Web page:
Two decades later, Villedieu includes an obituary for La Suze in her semi-fictional Mémoires de Henriette-Sylvie de Molière (1672–1674). La Suze is praised for her poetic genius. What’s more, Villedieu cites an unpublished elegy by La Suze, which she describes as “such a lovely and admirable piece.” The insertion of this real document in the midst of fictional news lends itself to a double interpretation. On the one hand, the elegy, which talks about the fear of one’s own sexual attraction to the opposite sex and criticizes the inconstancy of men, can be read as a way of portraying the fictional narrator’s life story as a historical document. On the other, making this elegy public, and thereby publishing it for the first time, is also a performative act whereby Villedieu endorses female authorship.


Like Scudéry, Villedieu uses her fiction as a way of archiving female knowledge and recording women’s voices—creating a sense of literary sisterhood in which women’s utterances are bound by similar experiences.


De Staël, in her novel Corinne ou l’Italie (1807), also creates a complex genealogy of connections, continuing the feminist work of Scudéry by extending it to a celebration of the Celtic female bards of Ossian’s epic. The commonalties between Scudéry’s and De Staël’s respective desires to revive women’s voices are striking. De Staël transforms Scudéry’s “prophetic dream” into a coronation scene—a poetic performance at the end of which the narrator states: “The same mythological images and allusions could have been addressed to all the women who have shone through their literary talent from the days of Sappho to our own.” Through this statement, De Staël emphasizes that her female character is not an exception; she belongs to a well-established cultural sisterhood of art.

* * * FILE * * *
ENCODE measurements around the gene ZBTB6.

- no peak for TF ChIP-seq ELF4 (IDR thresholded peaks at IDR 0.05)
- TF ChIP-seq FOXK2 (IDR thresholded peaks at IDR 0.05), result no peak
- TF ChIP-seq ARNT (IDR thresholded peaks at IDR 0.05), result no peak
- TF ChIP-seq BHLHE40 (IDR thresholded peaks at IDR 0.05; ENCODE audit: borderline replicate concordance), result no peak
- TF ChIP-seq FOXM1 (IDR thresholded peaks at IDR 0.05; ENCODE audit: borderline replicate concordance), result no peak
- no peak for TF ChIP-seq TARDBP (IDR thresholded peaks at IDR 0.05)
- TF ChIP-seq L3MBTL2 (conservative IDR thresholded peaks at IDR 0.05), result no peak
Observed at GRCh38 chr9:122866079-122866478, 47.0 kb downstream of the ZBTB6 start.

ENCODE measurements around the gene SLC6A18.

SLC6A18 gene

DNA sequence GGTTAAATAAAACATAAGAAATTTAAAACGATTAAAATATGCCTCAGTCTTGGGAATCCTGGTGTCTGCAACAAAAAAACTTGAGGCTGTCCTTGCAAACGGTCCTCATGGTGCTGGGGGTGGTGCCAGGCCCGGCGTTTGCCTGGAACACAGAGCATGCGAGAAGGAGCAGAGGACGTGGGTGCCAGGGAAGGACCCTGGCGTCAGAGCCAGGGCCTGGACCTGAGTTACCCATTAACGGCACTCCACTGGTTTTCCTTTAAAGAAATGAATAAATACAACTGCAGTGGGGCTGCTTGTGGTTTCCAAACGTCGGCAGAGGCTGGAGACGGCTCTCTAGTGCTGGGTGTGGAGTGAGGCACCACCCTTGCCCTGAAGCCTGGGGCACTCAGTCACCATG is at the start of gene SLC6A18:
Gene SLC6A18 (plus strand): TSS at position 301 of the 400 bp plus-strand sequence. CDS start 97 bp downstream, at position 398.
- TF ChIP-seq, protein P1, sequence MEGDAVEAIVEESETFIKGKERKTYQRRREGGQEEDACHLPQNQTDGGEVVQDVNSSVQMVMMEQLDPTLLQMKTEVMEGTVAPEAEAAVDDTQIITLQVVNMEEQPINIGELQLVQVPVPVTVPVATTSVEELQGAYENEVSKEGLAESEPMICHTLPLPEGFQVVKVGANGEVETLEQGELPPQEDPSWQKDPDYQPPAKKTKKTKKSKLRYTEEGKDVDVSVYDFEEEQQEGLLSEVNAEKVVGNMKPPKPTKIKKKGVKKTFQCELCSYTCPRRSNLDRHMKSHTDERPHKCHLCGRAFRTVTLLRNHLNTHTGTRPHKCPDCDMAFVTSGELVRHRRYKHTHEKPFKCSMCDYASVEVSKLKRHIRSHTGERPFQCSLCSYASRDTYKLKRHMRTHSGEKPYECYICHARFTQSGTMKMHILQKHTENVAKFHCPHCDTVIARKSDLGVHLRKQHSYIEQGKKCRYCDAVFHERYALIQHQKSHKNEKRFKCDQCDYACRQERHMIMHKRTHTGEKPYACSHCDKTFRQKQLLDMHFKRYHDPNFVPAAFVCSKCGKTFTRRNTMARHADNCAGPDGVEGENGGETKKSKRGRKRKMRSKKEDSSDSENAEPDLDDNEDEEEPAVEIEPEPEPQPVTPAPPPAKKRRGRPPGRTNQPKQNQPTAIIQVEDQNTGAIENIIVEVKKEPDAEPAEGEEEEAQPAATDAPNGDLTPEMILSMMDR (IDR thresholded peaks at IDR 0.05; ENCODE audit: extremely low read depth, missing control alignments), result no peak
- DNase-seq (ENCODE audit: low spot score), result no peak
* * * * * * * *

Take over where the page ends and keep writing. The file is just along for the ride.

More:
Title page from Artamène, ou le grand Cyrus (1649-1653) by Madeleine de Scudéry, 1654 | Wikimedia Commons, public domain 

Thus, when Simone de Beauvoir wrote in The Second Sex, “Mme de Staël fought for her own cause, rather than her sisters’,” she was to some extent still reliant on a masculinist narrative of women’s history. Had she, and Virginia Woolf before her, deciphered De Staël’s images and allusions to their foremothers, had they searched the archives to restore women’s voices into the official narrative, the history of feminism might have been a different one. Rewriting the literary history of women, and of feminism, is a task that involves not only detective work, but also connecting interweaving memories and keeping these memories alive for future generations of women and men. When Scudéry wrote her European literary history, she showed the way forward.



Séverine Genieys-Kirk is a lecturer in French at the University of Edinburgh, and has published widely on early modern women writers. She is the author of the forthcoming edited volume Recovering Women’s Past: New Epistemologies, New Ventures (Nebraska University Press) and is now working on her monograph, “Female-authored prose in early modern Europe (1500–1700): a cross-cultural study.”